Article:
The Legends and Lore of St. Patrick’s Day: And don’t forget the Corned Beef and Cabbage
St. Patrick’s Day is celebrated on March 17, and, although I’m mainly British and Irish, all I’ve ever known about this Irish holiday is that if you don’t wear green, you get pinched really hard. Folks like to drink a lot of beer, wear hats, and paint their faces on this holiday. They also like to eat, so don’t forget that corned beef and cabbage is the meal to munch.
So where did this holiday come from, and what’s the go-green fuss about anyway?
Well, it seems St. Patrick was actually born in Britain. His real name was Myron and at 16 years old, the poor teenager was kidnapped and hauled off to Ireland to tend a bunch of smelly sheep. He dutifully took care of his captor's wooly mutton for about six years before he had a dream or vision of how to escape. He finally made it back to Britain.
After another vision, he decided to become a priest and took the name Saint Patrick. Maybe he had seen a lot of ugly in Ireland, because he felt called by God to get back there and build schools and monasteries and spread the word of God.
Wow! Talk about facing your fears and paying it forward.
During the grueling middle ages, when fun was hard to come by, folks started closing up their businesses and celebrating good old “Myron”, aka St. Patrick. Legend argues that St. Patrick died on March 17, and therefore, that is why we go green on this particular date.
Why green? Well, the actual color of the Anglo-Irish order of Saint Patrick is blue. A sky blue. But it’s been told (who knows if it’s true … and does it really matter) that Leprechauns can’t see you if you’re wearing green. Supposedly, these Irish menaces are mean and like to pinch people … maybe only on St. Patrick’s Day.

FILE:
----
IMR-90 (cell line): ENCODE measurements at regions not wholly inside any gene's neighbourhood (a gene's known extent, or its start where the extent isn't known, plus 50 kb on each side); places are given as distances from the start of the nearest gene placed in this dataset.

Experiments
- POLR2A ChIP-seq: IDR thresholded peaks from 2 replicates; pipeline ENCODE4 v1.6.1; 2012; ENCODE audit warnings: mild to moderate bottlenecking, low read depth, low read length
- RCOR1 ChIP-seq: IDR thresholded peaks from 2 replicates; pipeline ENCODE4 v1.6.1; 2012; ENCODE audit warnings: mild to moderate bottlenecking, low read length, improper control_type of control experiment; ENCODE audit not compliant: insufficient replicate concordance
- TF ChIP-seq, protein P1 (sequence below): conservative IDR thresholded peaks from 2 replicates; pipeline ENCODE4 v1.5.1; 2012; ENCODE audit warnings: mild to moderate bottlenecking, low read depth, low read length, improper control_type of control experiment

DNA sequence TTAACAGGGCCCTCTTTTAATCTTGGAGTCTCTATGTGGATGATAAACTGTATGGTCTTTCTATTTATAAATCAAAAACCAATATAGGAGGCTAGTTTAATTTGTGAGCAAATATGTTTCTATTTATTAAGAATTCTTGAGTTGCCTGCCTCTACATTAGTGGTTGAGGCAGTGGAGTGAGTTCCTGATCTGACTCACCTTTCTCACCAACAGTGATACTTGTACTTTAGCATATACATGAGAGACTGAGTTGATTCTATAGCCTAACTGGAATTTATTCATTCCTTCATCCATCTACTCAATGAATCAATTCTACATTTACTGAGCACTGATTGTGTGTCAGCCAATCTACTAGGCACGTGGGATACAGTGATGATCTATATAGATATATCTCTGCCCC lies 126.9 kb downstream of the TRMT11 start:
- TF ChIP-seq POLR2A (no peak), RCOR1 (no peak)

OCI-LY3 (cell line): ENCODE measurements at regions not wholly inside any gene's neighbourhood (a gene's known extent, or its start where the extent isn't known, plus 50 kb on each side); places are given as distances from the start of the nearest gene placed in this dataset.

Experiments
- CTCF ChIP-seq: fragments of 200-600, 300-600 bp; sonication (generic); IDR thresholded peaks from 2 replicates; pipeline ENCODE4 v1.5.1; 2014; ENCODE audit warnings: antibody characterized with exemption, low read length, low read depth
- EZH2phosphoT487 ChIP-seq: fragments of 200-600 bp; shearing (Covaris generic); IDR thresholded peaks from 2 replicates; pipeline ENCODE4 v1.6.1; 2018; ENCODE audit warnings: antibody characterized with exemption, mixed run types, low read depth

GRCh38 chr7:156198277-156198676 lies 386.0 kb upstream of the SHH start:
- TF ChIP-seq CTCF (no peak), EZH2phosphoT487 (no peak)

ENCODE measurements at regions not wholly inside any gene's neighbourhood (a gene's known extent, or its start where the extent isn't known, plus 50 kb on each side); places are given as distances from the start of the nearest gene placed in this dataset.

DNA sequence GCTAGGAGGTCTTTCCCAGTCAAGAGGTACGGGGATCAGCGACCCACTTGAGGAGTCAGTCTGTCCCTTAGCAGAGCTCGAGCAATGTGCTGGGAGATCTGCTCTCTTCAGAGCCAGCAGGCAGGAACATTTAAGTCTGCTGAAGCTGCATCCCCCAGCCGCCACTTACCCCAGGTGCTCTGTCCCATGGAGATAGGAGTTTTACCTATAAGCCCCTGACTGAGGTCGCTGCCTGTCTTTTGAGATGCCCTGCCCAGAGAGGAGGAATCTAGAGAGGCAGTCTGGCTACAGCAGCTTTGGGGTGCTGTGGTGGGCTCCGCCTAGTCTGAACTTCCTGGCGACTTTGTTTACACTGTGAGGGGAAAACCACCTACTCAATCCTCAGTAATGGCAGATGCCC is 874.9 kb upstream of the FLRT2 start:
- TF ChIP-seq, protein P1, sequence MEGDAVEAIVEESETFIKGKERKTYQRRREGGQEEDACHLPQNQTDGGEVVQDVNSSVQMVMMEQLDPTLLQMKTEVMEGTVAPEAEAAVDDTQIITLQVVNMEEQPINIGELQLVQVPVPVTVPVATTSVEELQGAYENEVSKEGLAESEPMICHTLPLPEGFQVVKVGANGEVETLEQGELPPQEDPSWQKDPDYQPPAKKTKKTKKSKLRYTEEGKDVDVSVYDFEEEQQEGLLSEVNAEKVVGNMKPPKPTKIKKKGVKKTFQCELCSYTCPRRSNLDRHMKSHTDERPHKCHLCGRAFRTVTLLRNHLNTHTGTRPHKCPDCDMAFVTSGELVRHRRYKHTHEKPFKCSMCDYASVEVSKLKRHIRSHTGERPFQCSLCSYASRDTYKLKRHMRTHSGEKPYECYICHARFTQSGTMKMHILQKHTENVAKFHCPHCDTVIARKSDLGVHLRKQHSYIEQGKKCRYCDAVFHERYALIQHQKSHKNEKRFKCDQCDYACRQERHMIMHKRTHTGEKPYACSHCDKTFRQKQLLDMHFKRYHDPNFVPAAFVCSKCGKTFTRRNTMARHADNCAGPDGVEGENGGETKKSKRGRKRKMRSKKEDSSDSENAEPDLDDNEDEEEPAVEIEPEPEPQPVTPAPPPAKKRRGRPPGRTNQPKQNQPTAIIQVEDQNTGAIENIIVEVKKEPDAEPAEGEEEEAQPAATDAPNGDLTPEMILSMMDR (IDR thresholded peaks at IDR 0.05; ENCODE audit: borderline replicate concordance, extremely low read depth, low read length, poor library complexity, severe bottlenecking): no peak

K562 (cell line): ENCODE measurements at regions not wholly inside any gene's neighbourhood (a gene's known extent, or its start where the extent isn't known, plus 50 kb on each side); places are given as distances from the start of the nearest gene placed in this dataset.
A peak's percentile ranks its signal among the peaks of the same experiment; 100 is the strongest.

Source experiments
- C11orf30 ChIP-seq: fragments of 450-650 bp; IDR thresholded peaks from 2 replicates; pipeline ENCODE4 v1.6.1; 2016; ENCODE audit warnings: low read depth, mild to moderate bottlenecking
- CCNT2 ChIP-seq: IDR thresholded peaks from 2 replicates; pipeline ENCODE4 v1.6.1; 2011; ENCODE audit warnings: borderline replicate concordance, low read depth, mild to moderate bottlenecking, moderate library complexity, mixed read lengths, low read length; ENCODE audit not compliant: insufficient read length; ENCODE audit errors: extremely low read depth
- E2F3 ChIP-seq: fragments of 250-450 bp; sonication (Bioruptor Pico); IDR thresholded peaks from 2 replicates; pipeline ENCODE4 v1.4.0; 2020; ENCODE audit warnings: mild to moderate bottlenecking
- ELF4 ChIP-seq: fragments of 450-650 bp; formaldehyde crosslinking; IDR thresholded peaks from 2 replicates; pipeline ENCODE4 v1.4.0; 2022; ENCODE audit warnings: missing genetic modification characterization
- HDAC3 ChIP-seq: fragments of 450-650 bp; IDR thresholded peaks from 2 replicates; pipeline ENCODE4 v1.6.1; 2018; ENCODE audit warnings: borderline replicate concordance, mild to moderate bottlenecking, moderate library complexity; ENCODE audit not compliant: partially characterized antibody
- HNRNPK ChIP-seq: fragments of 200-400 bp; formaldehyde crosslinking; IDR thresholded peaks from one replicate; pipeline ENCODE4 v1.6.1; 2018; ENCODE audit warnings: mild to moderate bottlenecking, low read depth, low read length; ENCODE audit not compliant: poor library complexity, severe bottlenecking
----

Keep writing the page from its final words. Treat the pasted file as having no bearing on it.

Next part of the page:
And why the shamrock? Legend says, no, tradition, no, old wife's tales, no … Lore. That’s it, Lore says that St. Patrick would use the symbolism of the shamrock (3 leaves) to teach about the trinity. But this mystery is still under investigation–no word on when the confusion will be resolved.
The United States got in on the green holiday action around 1737 and threw a parade for Myron. New York has never enjoyed sitting in the back row of any event, so they joined in with a parade of their own about thirty years later. New York now has one of the biggest St. Paddy’s celebrations in the United States.
I couldn’t help wondering why this holiday is so big in the United States, but I found out. It seems that when the potato famine hit Europe, starving folks scattered; some came to the United States and brought their customs and traditions with them.
Traditionally, the Irish celebrated St. Paddy’s Day with boiled bacon and potatoes (I don’t know about this dish, but I’m up for trying it). Around 1899-1905—somewhere in there, the Irish enjoyed the corned beef served at Jewish delis and meal stands. It seems corned beef could be made by brining a cheap cut of beef and totally enjoyed. Legend says (or maybe history) that this shared cultural experience marked the start of corned beef on St. Paddy’s Day.
Once I learned about the whole boiled bacon tradition being traded for corned beef, I wondered where the beer drinking came in. I learned that St. Patrick’s Day falls during Lent, and for one day sacrifice is benched and drinking is allowed.
I guess it doesn’t matter if your Irish in America, lots of folks celebrate St. Patrick’s Day.
I hope you enjoy this holiday on March 17th and eat some corned beef and cabbage.
Here’s a link to enjoy some fantastic St. Patrick’s Day recipes. And you don’t even have to be Irish to try them out.